“Hey, is it my turn yet?”

Back to basics — working on rate in the fetch.

One of the things that bit Finn and I in the backside at Nationals was that the sheep weren’t even close to what we’re used to working. Of course, if we got off the farm a bit more and he had some more miles on him, maybe it wouldn’t have been an issue. In any case, they didn’t move when Finn approached, but turned to watch him. Granted, had he approached them correctly (as much my fault as his. Okay, mostly my fault.) they would have lifted for us. I kept bemoaning the fact I don’t have stock like that to work him on until the other day during chores when Jugs decided to prove me wrong.

This is Jugs.

He’s a something of a fixture around here. He’s out of one of my first registered Katahdins. There’s a whole story behind his name, but most people don’t get it, so I’ll save it for another time. Suffice it to say, he used to be one of my best working sheep. Now, he’s in his teens, mostly blind, and retired. Mostly.

Turns out the combination of Jugs and Linus might prove to be really good for Finn. He needs to learn to push. He needs to learn he can’t just bypass the slow, heavy sheep and chase after the lighter ones in the group. I need to learn to let him work. So I stuck Jugs and Linus in a group and we did some driving and some fetching around, and I balanced on that fine line of helping Finn but also letting him try to figure it out on his own.

There’s so much I like about this clip. After watching it I also realized I should have just shut my mouth.

And Miss Maeve? I started her differently than any other dog, using the techniques I learned at Diane Sobel-Meyer’s clinic. I highly recommend training with Diane if you get the opportunity. I’m sure I’m not doing it precisely as we were taught, but I’m relying on memory and scribbled notes and we all know how that goes. There are a few issues that cropped up but Maeve is very biddable and she learns quickly. I remind myself constantly that she is only 9 months old. I’m also attempting to be very patient and, say it with me, “Not. Rush. Her.”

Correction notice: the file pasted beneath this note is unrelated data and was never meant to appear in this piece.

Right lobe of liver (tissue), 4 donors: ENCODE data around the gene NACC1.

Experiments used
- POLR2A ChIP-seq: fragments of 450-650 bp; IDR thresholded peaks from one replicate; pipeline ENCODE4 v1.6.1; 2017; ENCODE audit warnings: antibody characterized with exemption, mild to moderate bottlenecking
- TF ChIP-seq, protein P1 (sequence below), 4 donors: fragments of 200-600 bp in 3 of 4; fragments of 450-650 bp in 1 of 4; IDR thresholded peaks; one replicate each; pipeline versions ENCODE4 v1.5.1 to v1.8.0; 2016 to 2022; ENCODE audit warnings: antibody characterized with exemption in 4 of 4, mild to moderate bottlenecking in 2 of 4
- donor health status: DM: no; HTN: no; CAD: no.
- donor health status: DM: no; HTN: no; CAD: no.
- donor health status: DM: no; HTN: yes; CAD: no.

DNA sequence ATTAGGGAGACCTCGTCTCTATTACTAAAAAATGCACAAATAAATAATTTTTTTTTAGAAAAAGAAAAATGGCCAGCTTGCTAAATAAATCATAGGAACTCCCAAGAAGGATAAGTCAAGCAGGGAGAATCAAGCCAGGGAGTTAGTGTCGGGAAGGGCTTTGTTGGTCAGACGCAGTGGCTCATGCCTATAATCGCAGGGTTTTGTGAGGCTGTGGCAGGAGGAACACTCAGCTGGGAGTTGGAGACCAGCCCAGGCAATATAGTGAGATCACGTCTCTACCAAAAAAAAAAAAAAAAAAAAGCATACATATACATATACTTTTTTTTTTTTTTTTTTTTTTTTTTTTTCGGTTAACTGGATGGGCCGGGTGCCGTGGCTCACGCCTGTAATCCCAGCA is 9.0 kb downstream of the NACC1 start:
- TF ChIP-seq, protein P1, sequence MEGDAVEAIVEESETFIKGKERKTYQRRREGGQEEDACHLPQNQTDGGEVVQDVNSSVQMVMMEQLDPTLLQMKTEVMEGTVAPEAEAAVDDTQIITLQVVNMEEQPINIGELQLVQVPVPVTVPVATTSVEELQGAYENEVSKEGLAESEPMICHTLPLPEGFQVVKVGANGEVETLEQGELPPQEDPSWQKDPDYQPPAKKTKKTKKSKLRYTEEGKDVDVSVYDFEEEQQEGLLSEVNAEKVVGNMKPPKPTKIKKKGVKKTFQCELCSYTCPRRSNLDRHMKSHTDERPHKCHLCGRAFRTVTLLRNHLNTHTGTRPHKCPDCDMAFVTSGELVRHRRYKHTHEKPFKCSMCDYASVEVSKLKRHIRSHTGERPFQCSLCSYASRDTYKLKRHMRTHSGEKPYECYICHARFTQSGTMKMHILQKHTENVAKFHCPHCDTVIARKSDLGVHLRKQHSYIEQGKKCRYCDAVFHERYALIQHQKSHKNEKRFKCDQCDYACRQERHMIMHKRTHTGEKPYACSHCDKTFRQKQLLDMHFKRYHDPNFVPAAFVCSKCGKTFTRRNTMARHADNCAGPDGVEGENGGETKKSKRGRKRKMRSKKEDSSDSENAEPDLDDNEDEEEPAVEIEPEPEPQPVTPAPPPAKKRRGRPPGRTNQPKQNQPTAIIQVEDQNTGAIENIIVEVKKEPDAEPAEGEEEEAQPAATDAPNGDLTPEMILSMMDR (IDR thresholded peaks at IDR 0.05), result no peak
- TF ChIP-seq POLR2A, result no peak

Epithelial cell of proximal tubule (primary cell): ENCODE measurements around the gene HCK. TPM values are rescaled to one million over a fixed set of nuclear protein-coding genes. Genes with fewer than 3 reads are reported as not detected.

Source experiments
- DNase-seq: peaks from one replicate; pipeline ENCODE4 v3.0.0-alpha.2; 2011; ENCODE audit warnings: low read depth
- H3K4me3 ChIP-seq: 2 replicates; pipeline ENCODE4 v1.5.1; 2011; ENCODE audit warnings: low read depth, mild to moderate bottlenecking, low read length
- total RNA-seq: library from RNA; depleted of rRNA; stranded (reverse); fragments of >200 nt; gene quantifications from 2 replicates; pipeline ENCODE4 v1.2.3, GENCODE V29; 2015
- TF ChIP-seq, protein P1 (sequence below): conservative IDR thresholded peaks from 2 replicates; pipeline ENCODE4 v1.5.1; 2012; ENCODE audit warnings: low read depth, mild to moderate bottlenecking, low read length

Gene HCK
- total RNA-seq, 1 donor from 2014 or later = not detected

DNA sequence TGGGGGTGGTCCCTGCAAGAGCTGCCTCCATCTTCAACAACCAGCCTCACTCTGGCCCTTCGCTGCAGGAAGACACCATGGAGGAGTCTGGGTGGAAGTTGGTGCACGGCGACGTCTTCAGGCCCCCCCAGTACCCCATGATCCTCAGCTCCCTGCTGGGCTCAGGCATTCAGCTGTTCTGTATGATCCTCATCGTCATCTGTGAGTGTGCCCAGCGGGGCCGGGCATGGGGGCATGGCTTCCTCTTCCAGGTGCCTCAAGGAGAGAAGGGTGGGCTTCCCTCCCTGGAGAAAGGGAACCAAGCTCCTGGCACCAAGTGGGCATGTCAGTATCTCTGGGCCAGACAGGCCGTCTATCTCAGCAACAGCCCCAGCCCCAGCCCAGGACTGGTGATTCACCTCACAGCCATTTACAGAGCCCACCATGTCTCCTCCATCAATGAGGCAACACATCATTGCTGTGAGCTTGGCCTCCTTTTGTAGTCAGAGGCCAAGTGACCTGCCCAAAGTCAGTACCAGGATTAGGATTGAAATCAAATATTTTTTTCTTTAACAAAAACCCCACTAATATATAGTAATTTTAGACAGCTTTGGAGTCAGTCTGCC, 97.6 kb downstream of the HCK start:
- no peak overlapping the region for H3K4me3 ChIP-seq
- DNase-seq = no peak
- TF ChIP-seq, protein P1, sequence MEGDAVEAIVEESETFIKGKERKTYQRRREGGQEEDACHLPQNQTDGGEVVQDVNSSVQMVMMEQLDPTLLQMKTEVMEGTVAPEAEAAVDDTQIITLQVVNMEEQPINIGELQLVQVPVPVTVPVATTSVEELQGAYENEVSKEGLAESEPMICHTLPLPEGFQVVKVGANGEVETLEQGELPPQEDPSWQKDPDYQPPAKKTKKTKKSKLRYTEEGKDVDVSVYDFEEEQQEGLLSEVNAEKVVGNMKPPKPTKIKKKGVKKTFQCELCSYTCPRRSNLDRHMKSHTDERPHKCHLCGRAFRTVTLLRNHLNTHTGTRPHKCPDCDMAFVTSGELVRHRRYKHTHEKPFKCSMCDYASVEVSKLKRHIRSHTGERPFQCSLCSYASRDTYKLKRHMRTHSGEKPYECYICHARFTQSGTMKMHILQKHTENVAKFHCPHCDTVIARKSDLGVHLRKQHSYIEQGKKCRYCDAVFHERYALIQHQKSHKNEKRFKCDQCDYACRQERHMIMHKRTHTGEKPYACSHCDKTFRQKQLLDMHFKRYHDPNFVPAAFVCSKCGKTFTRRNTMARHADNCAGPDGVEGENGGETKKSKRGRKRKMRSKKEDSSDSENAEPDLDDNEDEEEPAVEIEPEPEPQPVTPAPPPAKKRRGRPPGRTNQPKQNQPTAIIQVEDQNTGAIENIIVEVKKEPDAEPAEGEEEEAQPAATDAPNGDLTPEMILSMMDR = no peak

Yeah, that.

The view from the back seat.

Lastly, for you ASCA folks, two things: If you missed the announcement, I am now the Region 4 rep for the Stockdog Committee. I look at it as my way of giving back to the club and to the breed that has really shaped my life.

Secondly, along with our Stockdogs Rule and Love Dogs designs, the Journey Impressions store now carries several items with the ASCA logo. A portion of all sales made through the store between now and the end of February will be donated to ASCA’s IT fund. I’m sure that’s not the actual name of the debacle situation, but if you keep up with ASCA’s email list or FB, you’ll know what I’m talking about.

Until next time…

  • Donna Marsh

    01/09/2023at2:19 pm Reply

    I loved it when Finn (I think) pushed the sheep at the beginning to attempt to move it. Nice, fair first attempt. Are Maeve and Finn full siblings or just siblings in name only because they both reside in your home?

    • KLS

      01/11/2023at3:47 pm Reply

      Yep, that was Finn. He was trying a lot to get them to move. I realized after watching he was hazing the lighter sheep to move them which helped get the sticky ones going. Which is why I should have just not said anything. 😉 And, yes, Finn and Maeve are full siblings. Repeat breeding 2 years apart.